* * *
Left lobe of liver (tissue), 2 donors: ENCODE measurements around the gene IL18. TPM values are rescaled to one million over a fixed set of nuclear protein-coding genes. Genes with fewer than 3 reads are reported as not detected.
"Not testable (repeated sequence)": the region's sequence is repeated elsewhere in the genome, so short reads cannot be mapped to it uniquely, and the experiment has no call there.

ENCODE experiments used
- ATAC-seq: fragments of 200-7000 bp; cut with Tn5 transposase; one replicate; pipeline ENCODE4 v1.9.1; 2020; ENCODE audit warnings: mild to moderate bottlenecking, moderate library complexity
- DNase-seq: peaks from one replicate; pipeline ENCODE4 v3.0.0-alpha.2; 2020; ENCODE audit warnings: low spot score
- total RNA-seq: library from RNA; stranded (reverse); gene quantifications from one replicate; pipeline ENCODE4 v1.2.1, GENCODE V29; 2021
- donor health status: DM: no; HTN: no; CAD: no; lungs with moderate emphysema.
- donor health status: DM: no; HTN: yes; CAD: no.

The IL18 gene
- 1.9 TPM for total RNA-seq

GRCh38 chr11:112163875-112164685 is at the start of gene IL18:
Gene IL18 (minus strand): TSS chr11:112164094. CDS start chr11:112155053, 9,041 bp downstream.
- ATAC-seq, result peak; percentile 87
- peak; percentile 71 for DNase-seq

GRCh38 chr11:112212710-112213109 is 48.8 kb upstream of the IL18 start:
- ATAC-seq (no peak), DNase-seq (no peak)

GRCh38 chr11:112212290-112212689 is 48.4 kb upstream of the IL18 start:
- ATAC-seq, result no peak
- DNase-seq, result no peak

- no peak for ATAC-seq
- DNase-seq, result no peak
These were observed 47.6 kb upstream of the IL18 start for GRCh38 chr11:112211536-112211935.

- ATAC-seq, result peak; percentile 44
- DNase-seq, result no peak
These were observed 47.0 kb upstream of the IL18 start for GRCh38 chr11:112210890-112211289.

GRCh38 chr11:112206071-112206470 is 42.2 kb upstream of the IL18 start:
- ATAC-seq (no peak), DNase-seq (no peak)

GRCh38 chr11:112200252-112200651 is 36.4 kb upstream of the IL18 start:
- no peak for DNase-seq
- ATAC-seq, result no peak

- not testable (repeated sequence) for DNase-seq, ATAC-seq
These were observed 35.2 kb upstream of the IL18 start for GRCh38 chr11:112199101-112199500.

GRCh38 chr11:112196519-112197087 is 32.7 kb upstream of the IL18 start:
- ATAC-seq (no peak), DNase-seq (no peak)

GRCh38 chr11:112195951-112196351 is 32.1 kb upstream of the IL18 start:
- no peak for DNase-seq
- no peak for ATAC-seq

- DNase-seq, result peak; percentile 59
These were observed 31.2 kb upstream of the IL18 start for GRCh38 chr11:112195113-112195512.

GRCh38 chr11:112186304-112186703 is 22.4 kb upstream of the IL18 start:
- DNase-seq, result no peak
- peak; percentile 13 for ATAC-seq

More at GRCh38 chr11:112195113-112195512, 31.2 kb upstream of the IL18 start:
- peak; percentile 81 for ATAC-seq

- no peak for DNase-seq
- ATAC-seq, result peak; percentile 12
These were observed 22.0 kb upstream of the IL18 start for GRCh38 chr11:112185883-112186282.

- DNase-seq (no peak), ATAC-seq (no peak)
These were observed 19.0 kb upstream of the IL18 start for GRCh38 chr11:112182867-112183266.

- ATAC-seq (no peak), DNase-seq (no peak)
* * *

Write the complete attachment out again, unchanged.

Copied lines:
Left lobe of liver (tissue), 2 donors: ENCODE measurements around the gene IL18. TPM values are rescaled to one million over a fixed set of nuclear protein-coding genes. Genes with fewer than 3 reads are reported as not detected.
"Not testable (repeated sequence)": the region's sequence is repeated elsewhere in the genome, so short reads cannot be mapped to it uniquely, and the experiment has no call there.

ENCODE experiments used
- ATAC-seq: fragments of 200-7000 bp; cut with Tn5 transposase; one replicate; pipeline ENCODE4 v1.9.1; 2020; ENCODE audit warnings: mild to moderate bottlenecking, moderate library complexity
- DNase-seq: peaks from one replicate; pipeline ENCODE4 v3.0.0-alpha.2; 2020; ENCODE audit warnings: low spot score
- total RNA-seq: library from RNA; stranded (reverse); gene quantifications from one replicate; pipeline ENCODE4 v1.2.1, GENCODE V29; 2021
- donor health status: DM: no; HTN: no; CAD: no; lungs with moderate emphysema.
- donor health status: DM: no; HTN: yes; CAD: no.

The IL18 gene
- 1.9 TPM for total RNA-seq

GRCh38 chr11:112163875-112164685 is at the start of gene IL18:
Gene IL18 (minus strand): TSS chr11:112164094. CDS start chr11:112155053, 9,041 bp downstream.
- ATAC-seq, result peak; percentile 87
- peak; percentile 71 for DNase-seq

GRCh38 chr11:112212710-112213109 is 48.8 kb upstream of the IL18 start:
- ATAC-seq (no peak), DNase-seq (no peak)

GRCh38 chr11:112212290-112212689 is 48.4 kb upstream of the IL18 start:
- ATAC-seq, result no peak
- DNase-seq, result no peak

- no peak for ATAC-seq
- DNase-seq, result no peak
These were observed 47.6 kb upstream of the IL18 start for GRCh38 chr11:112211536-112211935.

- ATAC-seq, result peak; percentile 44
- DNase-seq, result no peak
These were observed 47.0 kb upstream of the IL18 start for GRCh38 chr11:112210890-112211289.

GRCh38 chr11:112206071-112206470 is 42.2 kb upstream of the IL18 start:
- ATAC-seq (no peak), DNase-seq (no peak)

GRCh38 chr11:112200252-112200651 is 36.4 kb upstream of the IL18 start:
- no peak for DNase-seq
- ATAC-seq, result no peak

- not testable (repeated sequence) for DNase-seq, ATAC-seq
These were observed 35.2 kb upstream of the IL18 start for GRCh38 chr11:112199101-112199500.

GRCh38 chr11:112196519-112197087 is 32.7 kb upstream of the IL18 start:
- ATAC-seq (no peak), DNase-seq (no peak)

GRCh38 chr11:112195951-112196351 is 32.1 kb upstream of the IL18 start:
- no peak for DNase-seq
- no peak for ATAC-seq

- DNase-seq, result peak; percentile 59
These were observed 31.2 kb upstream of the IL18 start for GRCh38 chr11:112195113-112195512.

GRCh38 chr11:112186304-112186703 is 22.4 kb upstream of the IL18 start:
- DNase-seq, result no peak
- peak; percentile 13 for ATAC-seq

More at GRCh38 chr11:112195113-112195512, 31.2 kb upstream of the IL18 start:
- peak; percentile 81 for ATAC-seq

- no peak for DNase-seq
- ATAC-seq, result peak; percentile 12
These were observed 22.0 kb upstream of the IL18 start for GRCh38 chr11:112185883-112186282.

- DNase-seq (no peak), ATAC-seq (no peak)
These were observed 19.0 kb upstream of the IL18 start for GRCh38 chr11:112182867-112183266.

- ATAC-seq (no peak), DNase-seq (no peak)